Assessing the perception of trunk movements in military personnel with chronic non-specific low back pain using a virtual mirror.

TitleAssessing the perception of trunk movements in military personnel with chronic non-specific low back pain using a virtual mirror.
Publication TypeJournal Article
Year of Publication2015
AuteursRoosink, M, McFadyen, BJ, Hébert, LJ, Jackson, PL, Bouyer, LJ, Mercier, C
JournalPLoS One
Date Published2015
KeywordsAdult, Back Pain, Case-Control Studies, Feedback, Physiological, Female, Humans, Male, Middle Aged, Military Personnel, Motion Perception, Movement, Proprioception, Torso, User-Computer Interface

Chronic pain, including chronic non-specific low back pain (CNSLBP), is often associated with body perception disturbances, but these have generally been assessed under static conditions. The objective of this study was to use a "virtual mirror" that scaled visual movement feedback to assess body perception during active movement in military personnel with CNSLBP (n = 15) as compared to military healthy control subjects (n = 15). Subjects performed a trunk flexion task while sitting and standing in front of a large screen displaying a full-body virtual mirror-image (avatar) in real-time. Avatar movements were scaled to appear greater, identical, or smaller than the subjects' actual movements. A total of 126 trials with 11 different scaling factors were pseudo-randomized across 6 blocks. After each trial, subjects had to decide whether the avatar's movements were "greater" or "smaller" than their own movements. Based on this two-alternative forced choice paradigm, a psychophysical curve was fitted to the data for each subject, and several metrics were derived from this curve. In addition, task adherence (kinematics) and virtual reality immersion were assessed. Groups displayed a similar ability to discriminate between different levels of movement scaling. Still, subjects with CNSLBP showed an abnormal performance and tended to overestimate their own movements (a right-shifted psychophysical curve). Subjects showed adequate task adherence, and on average virtual reality immersion was reported to be very good. In conclusion, these results extend previous work in patients with CNSLBP, and denote an important relationship between body perception, movement and pain. As such, the assessment of body perception during active movement can offer new avenues for understanding and managing body perception disturbances and abnormal movement patterns in patients with pain.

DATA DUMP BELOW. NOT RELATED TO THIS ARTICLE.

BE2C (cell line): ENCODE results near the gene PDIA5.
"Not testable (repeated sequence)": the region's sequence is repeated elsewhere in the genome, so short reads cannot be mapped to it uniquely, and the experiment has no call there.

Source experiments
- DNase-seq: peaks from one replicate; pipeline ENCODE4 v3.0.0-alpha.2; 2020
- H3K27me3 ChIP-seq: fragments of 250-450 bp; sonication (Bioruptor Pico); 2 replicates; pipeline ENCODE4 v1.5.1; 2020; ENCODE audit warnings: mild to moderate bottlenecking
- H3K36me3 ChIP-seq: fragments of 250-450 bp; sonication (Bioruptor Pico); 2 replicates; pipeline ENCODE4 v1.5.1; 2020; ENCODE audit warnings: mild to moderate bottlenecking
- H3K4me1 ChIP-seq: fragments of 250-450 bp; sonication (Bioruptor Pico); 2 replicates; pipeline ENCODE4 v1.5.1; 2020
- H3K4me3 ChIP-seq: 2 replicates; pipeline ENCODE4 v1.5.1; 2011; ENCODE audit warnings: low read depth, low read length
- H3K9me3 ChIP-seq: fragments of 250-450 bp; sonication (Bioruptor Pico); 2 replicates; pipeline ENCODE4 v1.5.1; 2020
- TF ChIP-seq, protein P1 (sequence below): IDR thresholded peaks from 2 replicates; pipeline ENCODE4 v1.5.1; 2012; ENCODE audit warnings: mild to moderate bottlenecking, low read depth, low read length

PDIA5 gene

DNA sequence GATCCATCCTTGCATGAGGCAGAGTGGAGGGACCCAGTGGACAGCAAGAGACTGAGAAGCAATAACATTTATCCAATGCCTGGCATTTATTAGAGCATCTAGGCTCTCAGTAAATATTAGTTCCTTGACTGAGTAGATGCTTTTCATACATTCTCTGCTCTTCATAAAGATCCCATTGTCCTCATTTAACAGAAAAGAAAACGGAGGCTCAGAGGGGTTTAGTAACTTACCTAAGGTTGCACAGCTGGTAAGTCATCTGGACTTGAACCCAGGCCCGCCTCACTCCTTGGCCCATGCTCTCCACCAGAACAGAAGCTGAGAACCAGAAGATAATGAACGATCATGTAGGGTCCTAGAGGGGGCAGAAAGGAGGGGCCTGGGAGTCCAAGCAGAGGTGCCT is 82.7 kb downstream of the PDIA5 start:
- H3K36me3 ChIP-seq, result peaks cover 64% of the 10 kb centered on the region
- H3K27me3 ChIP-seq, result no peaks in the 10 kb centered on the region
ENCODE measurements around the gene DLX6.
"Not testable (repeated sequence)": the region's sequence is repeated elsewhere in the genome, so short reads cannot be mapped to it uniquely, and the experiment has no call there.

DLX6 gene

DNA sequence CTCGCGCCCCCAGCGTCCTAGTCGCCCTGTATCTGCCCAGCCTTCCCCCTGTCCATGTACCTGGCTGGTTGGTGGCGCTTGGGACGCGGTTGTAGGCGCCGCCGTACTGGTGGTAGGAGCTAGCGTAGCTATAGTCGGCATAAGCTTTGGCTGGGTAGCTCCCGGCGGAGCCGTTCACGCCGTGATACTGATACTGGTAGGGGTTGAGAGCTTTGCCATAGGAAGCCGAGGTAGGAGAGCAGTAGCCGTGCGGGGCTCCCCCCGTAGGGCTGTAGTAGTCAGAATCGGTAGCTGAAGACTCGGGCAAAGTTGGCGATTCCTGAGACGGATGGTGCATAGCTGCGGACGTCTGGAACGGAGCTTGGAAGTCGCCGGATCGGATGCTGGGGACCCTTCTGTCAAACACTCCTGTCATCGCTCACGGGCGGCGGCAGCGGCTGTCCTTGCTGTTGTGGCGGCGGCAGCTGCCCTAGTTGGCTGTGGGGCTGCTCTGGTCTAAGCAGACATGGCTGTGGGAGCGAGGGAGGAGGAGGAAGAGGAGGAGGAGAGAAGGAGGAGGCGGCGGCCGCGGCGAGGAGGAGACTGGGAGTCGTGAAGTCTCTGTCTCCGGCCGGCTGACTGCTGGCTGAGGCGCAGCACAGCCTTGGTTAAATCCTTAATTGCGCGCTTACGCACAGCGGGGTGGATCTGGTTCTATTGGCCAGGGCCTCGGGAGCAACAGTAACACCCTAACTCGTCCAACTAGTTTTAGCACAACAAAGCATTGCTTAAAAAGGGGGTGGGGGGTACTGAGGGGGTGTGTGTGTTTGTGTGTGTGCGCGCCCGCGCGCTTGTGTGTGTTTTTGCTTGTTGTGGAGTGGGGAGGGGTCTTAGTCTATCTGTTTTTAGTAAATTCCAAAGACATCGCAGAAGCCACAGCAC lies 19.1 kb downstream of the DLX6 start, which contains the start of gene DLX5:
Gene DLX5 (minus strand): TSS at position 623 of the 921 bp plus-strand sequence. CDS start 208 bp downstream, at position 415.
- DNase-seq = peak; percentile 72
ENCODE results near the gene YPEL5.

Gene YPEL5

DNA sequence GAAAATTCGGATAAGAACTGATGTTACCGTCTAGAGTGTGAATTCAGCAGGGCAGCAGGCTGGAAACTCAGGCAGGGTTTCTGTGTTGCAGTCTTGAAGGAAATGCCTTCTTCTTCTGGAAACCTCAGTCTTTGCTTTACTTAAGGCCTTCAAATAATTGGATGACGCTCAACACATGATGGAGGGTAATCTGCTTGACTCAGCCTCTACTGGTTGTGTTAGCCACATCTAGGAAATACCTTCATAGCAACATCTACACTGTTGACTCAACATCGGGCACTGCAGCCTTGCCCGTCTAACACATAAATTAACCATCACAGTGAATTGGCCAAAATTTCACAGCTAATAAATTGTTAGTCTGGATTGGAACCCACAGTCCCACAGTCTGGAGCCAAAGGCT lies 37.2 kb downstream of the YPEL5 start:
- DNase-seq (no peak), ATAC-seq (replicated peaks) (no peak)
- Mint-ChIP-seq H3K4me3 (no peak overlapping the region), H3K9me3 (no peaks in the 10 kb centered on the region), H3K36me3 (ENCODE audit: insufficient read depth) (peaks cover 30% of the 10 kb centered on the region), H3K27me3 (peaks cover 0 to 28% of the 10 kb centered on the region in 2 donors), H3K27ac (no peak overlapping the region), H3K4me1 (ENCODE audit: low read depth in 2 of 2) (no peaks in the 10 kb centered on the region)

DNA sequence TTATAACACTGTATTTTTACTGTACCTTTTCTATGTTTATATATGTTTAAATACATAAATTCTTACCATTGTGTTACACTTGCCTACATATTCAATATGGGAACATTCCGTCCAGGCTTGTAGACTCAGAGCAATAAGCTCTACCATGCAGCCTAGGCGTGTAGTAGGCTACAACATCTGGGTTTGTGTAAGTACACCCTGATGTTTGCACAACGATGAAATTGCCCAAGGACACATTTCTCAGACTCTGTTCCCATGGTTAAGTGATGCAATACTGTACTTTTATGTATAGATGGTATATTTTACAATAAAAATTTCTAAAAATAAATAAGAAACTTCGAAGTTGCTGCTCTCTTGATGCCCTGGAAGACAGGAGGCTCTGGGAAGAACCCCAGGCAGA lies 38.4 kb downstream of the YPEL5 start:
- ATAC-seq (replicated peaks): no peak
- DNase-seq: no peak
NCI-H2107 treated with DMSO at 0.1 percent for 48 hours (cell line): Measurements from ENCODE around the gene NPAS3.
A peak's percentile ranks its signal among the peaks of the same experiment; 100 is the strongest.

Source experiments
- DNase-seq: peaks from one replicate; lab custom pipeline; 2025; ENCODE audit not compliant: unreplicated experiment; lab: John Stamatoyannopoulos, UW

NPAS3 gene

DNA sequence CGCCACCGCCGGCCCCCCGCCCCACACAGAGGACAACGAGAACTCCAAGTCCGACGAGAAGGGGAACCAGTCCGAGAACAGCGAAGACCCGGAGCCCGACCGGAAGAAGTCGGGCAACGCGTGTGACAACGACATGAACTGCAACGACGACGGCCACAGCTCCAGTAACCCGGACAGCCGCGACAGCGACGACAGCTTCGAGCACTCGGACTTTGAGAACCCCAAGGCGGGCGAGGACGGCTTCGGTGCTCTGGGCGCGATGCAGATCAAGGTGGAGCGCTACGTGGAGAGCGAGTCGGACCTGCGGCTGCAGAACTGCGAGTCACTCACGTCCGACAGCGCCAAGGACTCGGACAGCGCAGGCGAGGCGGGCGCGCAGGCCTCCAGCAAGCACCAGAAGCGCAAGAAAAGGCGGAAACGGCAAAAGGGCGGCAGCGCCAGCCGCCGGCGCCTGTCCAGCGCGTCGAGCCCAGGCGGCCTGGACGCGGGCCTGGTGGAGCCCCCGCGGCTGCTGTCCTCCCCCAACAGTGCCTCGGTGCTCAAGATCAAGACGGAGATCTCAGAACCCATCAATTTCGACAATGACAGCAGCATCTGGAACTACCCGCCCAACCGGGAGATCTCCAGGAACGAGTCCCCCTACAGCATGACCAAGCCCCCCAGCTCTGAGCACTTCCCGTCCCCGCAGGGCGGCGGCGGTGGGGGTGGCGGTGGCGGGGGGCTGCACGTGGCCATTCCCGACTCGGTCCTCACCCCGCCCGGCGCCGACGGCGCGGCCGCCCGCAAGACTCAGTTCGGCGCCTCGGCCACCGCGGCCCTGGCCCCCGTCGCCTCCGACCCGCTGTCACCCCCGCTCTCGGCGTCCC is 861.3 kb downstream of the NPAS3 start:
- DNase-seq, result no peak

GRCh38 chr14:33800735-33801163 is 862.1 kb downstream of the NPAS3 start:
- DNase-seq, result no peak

Alternate JournalPLoS ONE
PubMed ID25799009
PubMed Central IDPMC4370585
Grant List / / Canadian Institutes of Health Research / Canada